This past Sunday I listened to a sermon covering one of the most well-known passages in Scripture. The greatest commandment is this: Love God with everything you have, heart, mind, soul and strength.

I read an article by a friend this week that talked about how much easier it seems to love other people than to love God. He was wrestling between learning to love God while loving others, and doing the work of learning to love God as a practice of its own.

I just finished teaching a series on the minor prophets. A very common theme was the idea that the people of God so often disregarded worship as a tiresome burden, often going through the motions with hearts that were “far from Him.” We finished in the book of Malachi, a heartbreaking and intimate picture of the thoroughly degenerate worship being offered God by His people. They were bringing sick, lame, blind, and even stolen animals to sacrifice to Him, which reflected several sicknesses of heart. First, these wouldn’t even have been acceptable tribute to human rulers or pagan gods; to expect them to be acceptable to their covenant God showed gross disrespect. More than this, though, is the apparent disconnect in the minds of the people between the act of offering sacrifices and the larger meaning of the ritual.

Sacrifices were offered with a number of meanings. They could be offerings of thanksgiving to God, offerings to reflect peace between the worshiper and God, offerings to atone for the sins of the person. If I bring a lame or sick or stolen animal to offer for any of these reasons, I reveal a deep disregard for that larger significance. Am I really grateful? Do I honestly value peace with God? Am I actually repentant of my sin? Do I believe God cares about any of this, or does He just expect me to go through these meaningless motions?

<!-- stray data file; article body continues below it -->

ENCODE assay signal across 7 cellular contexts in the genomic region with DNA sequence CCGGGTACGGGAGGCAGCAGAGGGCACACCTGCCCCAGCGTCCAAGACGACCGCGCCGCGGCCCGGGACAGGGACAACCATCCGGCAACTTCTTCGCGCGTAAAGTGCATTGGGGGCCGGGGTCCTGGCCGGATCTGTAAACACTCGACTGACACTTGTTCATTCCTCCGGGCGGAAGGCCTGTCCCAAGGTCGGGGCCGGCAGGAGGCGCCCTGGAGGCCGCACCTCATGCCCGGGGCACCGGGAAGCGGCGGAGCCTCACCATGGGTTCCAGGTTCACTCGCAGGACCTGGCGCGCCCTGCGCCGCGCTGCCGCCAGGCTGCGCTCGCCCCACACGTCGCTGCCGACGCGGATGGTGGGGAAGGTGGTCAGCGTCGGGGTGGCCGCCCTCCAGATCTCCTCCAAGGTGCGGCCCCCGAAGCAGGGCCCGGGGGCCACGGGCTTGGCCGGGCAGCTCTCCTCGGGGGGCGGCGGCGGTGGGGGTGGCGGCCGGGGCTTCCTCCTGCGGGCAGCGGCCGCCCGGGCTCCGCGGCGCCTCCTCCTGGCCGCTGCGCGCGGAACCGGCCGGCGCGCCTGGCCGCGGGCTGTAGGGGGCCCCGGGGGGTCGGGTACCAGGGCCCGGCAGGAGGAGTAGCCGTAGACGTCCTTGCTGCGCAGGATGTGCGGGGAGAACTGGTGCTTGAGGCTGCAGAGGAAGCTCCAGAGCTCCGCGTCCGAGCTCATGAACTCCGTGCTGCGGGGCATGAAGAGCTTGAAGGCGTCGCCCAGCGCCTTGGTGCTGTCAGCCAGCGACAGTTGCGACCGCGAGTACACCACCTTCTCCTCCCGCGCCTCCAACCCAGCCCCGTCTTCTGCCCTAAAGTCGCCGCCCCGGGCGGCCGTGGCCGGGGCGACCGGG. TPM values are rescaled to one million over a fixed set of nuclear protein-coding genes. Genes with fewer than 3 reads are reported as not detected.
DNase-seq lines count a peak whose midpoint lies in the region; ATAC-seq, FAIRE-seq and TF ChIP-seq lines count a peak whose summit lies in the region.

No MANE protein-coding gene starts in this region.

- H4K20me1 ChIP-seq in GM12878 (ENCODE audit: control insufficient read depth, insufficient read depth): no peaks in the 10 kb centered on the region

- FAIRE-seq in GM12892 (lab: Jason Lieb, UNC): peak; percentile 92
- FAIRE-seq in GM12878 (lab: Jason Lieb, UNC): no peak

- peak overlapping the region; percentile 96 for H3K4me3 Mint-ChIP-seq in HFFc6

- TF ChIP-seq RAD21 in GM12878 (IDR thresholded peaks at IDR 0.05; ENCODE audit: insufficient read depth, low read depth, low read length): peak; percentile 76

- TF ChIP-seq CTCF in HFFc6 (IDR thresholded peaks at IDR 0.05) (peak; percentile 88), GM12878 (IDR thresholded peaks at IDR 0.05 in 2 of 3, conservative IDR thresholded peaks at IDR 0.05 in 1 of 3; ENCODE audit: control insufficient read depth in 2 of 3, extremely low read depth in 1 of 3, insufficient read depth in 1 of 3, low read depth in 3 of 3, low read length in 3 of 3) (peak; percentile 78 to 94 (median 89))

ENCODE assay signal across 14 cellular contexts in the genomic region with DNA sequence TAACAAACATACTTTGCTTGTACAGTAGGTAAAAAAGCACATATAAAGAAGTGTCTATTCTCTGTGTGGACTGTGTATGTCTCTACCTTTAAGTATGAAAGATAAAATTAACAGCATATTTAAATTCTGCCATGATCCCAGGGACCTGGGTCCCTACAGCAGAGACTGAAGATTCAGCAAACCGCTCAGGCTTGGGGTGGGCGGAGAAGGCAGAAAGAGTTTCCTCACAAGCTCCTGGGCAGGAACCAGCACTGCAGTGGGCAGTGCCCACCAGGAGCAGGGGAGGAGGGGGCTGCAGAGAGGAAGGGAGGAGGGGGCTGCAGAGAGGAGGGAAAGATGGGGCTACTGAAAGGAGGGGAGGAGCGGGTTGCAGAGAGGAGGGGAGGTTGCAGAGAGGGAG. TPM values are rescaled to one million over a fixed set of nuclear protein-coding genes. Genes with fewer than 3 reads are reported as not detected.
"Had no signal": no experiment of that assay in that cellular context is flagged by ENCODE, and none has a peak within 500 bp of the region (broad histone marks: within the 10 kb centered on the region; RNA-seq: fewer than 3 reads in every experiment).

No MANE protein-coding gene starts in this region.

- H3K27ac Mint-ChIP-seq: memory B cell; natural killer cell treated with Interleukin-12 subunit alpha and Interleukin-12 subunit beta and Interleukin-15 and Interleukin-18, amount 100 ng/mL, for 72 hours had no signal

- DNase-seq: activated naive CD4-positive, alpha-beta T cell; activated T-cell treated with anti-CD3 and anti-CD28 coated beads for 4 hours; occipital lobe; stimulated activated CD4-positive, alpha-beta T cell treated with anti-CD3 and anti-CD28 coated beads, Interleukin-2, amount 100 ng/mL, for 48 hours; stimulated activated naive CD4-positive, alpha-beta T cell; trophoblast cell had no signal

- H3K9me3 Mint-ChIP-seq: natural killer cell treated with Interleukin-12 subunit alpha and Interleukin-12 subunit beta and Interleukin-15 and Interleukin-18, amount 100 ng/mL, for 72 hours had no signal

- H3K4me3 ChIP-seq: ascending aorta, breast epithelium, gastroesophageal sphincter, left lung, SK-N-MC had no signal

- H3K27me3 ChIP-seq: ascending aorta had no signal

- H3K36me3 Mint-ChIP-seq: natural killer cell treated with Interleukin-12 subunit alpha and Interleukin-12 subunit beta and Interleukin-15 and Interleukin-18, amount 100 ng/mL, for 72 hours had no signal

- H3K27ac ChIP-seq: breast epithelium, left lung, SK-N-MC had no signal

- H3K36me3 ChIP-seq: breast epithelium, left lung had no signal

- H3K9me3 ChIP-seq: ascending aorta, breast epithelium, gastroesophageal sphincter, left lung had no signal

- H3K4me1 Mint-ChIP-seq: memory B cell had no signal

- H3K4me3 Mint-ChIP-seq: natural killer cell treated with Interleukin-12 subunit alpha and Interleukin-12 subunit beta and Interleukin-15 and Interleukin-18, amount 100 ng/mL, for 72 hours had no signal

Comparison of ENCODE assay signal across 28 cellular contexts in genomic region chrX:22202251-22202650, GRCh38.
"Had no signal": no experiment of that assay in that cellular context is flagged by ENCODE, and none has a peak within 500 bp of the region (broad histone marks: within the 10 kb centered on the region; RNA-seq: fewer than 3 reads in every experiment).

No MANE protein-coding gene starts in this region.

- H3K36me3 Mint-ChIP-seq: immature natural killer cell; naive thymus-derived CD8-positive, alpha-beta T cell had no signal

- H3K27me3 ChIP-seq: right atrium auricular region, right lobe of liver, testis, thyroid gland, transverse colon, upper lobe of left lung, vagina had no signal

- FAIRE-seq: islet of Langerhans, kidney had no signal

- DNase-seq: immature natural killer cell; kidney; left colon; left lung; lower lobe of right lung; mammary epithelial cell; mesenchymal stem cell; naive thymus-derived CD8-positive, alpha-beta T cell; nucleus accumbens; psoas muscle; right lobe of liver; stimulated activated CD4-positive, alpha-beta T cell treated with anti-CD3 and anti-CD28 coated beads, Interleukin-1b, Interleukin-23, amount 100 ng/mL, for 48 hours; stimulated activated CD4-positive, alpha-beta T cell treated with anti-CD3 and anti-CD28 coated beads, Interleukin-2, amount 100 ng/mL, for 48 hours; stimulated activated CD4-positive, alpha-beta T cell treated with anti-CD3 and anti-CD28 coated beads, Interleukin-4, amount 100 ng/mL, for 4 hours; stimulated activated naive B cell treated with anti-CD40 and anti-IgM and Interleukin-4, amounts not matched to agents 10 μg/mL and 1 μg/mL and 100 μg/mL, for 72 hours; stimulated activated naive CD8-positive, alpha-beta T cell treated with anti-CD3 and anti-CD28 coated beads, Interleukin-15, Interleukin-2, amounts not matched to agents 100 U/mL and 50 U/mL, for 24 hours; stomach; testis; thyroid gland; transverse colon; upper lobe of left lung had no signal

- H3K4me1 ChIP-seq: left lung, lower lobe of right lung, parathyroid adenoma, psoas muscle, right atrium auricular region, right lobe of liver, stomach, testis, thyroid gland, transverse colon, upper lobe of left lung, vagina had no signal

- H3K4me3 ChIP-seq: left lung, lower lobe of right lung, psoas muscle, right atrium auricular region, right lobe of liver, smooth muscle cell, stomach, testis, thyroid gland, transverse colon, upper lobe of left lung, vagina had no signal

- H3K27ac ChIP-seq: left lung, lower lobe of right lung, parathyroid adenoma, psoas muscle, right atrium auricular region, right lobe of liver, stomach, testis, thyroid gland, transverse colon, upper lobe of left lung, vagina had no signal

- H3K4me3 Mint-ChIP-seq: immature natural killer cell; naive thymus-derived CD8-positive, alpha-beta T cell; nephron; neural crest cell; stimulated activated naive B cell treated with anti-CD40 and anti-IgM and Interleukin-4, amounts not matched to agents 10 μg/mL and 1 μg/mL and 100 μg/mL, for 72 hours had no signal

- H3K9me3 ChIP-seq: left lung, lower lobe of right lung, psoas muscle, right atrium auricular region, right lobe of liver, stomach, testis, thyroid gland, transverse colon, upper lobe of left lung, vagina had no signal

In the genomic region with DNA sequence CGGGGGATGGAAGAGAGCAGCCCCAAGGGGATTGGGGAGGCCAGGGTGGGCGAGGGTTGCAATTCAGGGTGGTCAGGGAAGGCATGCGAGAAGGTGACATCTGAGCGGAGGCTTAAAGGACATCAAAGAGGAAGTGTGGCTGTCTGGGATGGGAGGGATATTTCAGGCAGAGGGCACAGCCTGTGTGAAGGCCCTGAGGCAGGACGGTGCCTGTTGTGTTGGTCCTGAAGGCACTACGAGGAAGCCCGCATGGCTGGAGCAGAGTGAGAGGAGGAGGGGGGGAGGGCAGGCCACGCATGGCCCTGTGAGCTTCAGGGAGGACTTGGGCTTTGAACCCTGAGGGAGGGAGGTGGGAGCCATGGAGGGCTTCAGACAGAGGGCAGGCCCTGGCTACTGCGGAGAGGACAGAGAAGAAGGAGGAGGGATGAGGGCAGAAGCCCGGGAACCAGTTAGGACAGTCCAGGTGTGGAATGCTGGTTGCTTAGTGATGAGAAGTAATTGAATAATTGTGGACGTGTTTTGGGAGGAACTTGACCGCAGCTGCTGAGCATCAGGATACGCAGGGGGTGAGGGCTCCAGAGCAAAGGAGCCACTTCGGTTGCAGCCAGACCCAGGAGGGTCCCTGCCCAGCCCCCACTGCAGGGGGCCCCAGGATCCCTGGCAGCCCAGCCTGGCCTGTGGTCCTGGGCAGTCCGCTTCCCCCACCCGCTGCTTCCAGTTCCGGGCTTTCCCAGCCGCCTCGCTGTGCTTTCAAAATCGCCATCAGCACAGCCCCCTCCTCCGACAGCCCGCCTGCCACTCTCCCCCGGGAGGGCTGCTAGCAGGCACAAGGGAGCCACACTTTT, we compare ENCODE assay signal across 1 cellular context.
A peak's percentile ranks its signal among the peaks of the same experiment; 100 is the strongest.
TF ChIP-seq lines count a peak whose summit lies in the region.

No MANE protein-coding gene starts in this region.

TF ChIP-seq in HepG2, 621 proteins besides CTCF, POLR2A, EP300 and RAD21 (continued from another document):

In 2007 and 2008 I experienced a season of heartbreak and disillusionment that rocked me to my core. For a few years after I was treading water, just trying to stumble my way through a thick darkness that left me confused, disoriented, and cold. I had to redefine myself, spirituality, church, friendships, how I handled romantic relationships, even God. In the past God had shaken everything in my life down to the foundation; this time it seemed even the foundation was reduced to chunks of busted concrete that were sharp and uneven. Everything was dangerous, everything hurt.

The past several years have felt more like a fog than darkness. Particularly in spiritual matters I have adopted the mentality that I do what I know I’m supposed to as disciplines, regardless of whether or not my heart is in it. It’s obedience, I say, so I study, teach a Bible study, pray with people when they ask. But when I consider personal spirituality, prayer and devotion and worship and meditation, I feel a weird mix of fear, tiredness, longing, and indifference. It seems I know how to obey, externally. I can go through the motions. But when does discipline become an excuse to cover my unwillingness to deal with whatever blocks me from putting my whole self into my relationship with God?

How do I love God with my whole heart when my heart feels distant? How do I love Him with my whole mind when my mind is a jumble of questions and lies? How do I love Him with all my strength when I feel weary to my bones? How do I love Him with my soul when my soul seems a stranger to me?

I don’t often ask for feedback here, but I’m going to ask the questions this time. How do you love God with all of you? What does the journey look like? What practices or truths keep you engaged?


1 Comment

  1. Vicky said,

    November 9, 2012 at 8:00 am

    Great post. I too struggle with loving God with all of me. I am so easily scattered and fractured in my thinking and loving. I do know that an important part of trying to resolve the scattered-ness is time away. Away from responsibilities, away from central Illinois. This is frustrating to me because it is so often unattainable. Leaving behind my responsibilities to connect to God seems wrong. I guess I try to live in that tension and until I can get away I try to honor God by reminding myself that I do LONG for Him.

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